History of NESACS
Misogynist Dinner


The Misogynist Dinner of the American Chemical Society

The Misogynist Dinner of the American Chemical Society

Condensed from an article by George B. Kauffman in CONTACT, the Newsmagazine of California State University, Fresno 3 (1), 12 (1982), supplied by the author.

On August 27, 1880 a meeting of the four-year old ACS was held in Boston. A little-known event took place at that meeting: A dinner to which wives were not invited and, in fact, were turned away at the door when some members brought their wives.

Henry Morton, a respected intellectual, educator and writer chronicled the event and Thomas Sterry Hunt, a founding member and fourth and thirteenth President of the ACS was one of the organizers of this event which, after dinner, featured poems, recitations, etc., all in the spirit of disparaging women and not sparing men either, who succumb to the charms of women.

Anti-female songs were sung, such as "The Origin of Women," "The Uncles and the Aunts," and "The Humbugged Husband." Quotations from poems of famous authors were offered, such as one by Samuel Taylor Coleridge in which he berates Beelzebub who took all of Jobâs possessions, except his wife, to try him all the more. Also a poem from "Bentleyâs Miscellany," a London Literary Magazine, called "The Temptation of St. Anthony" which in many stanzas describes the many type of devils which walk this world, and ends with:

But a laughing woman with
two bright eyes
Is the worst devil of all.
Mortonâs chronicle concludes with a story:

A spirit once knocked at the gate of Paradise. St. Peter looked through the wicket and asked what was the matter. The spirit replied that he wished to enter. "Have you been through purgatory?" asked the saint. "No," said the spirit. "Then you canât come in," replied the saint.

The rejected spirit drew aside disconsolately, watching the closed gate. Presently another spirit approaches, knocks, and in reply to the same question from St. Peter, replies, "No; I have not been through purgatory but I have been married." "All right, then," says the saint: "You may go in!"

At this the rejected spirit runs forward exclaiming. "Oh, St. Peter, you must let me in, too; I have been married twice." "Not so, my son," replies the saint, "no fools are admitted here."

The consensus of the ACS members at the misogynist dinner of more than a century ago thus seemed to be that in the battle of sexes, marriage is a man trap, women are devils, and men are fools. In short, although they disparaged women, their treatment of their own sex was far from flattering.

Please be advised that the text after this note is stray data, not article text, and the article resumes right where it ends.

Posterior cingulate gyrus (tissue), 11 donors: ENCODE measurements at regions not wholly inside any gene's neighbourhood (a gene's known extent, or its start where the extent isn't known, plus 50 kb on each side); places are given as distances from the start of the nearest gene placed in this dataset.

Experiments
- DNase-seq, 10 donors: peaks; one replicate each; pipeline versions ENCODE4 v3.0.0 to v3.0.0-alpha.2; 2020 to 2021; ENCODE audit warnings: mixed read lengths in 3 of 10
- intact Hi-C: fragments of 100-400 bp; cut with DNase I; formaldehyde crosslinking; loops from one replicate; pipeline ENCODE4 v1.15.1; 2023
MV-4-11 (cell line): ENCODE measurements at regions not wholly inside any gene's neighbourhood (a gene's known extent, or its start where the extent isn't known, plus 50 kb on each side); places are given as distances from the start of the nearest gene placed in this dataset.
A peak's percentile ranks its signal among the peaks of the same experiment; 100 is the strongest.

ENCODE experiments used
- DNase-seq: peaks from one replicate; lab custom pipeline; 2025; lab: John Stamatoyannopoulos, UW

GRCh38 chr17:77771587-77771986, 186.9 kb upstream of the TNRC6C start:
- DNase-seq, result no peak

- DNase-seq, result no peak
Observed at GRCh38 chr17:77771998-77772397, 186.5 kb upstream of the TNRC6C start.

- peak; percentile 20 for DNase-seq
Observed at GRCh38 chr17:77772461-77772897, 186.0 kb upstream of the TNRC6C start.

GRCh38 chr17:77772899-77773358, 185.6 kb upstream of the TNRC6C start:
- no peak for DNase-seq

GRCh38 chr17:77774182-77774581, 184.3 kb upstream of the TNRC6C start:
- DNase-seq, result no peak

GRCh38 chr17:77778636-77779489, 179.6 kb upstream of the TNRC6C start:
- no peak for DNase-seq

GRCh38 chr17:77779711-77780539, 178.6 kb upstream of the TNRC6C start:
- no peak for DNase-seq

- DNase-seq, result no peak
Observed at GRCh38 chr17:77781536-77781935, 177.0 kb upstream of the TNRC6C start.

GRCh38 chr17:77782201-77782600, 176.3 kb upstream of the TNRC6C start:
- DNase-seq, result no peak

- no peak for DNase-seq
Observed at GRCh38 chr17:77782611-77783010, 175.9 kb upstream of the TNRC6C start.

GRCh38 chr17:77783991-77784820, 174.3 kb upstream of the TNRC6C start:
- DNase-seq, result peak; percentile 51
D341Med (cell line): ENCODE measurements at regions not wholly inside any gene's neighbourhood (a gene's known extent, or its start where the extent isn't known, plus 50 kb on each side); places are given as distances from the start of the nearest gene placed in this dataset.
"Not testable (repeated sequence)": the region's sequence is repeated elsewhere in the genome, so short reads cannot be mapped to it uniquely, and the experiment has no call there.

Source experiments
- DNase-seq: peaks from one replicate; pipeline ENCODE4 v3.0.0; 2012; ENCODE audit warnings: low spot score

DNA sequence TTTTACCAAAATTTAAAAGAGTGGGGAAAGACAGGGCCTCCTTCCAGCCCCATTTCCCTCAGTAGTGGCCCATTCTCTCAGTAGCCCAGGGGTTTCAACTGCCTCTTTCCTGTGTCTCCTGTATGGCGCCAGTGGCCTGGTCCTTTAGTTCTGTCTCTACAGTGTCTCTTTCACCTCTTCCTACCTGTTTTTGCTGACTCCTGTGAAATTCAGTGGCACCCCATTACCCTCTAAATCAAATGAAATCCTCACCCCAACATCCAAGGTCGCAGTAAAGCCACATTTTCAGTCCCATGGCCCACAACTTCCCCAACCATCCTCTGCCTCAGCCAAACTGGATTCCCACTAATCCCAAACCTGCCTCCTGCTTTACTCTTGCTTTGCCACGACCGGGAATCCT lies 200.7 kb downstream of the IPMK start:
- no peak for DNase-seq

If the participants in the event described were to be resurrected today, they would doubtless be scornfully viewed as unredeemable male chauvinists, and some of us would probably prefer to forget or to censor this little known chapter in the history of the worldâs largest scientific society devoted to a single discipline.

Yet the two principal participants presiding at the dinner whom we can identify -- Thomas Sterry Hunt and Henry Morton ö were both leading figures in nineteenth-century American chemistry, founders and early officers of the American Chemical Society, and respected and distinguished men with impeccable scientific, scholarly, and social credentials. To evaluate them overcritically in the light of todayâs standards would be to ignore more than a century of progress in the fight for womenâs rights and to ignore on of the fundamental tenets of social history, viz., that even the most enlightened of us are still products of our time.

Henry Morton (1836-1902) was Professor of Chemistry at the Philadelphia Dental College, secretary of the Franklin Society, and editor of its Journal, the first president of the Stevens Institute of Technology, expert witness in patent litigation, etc. etc. He was the recipient of several honorary degrees and a sought-after popular lecturer on science. He was one of the founders of the ACS.

Thomas Sterry Hunt (1826-1892), another co-founder of the ACS also served as its 4th and 13th President. He was a chemist working for the Vermont Geological Survey, professor of geology at M.I.T., the author of numerous scientific papers on chemistry and geology, the president of many scientific societies, Fellow of the Royal Society of London, and the recipient of several honorary degrees. One interesting side-light: He was married in 1877 (at age 51) but upon finding that it interfered with his scientific interests, he decided to live apart from his wife.

George B. Kauffman, Professor of Chemistry at California State University, is the author of several books and numerous articles in chemistry, history of science and chemical education.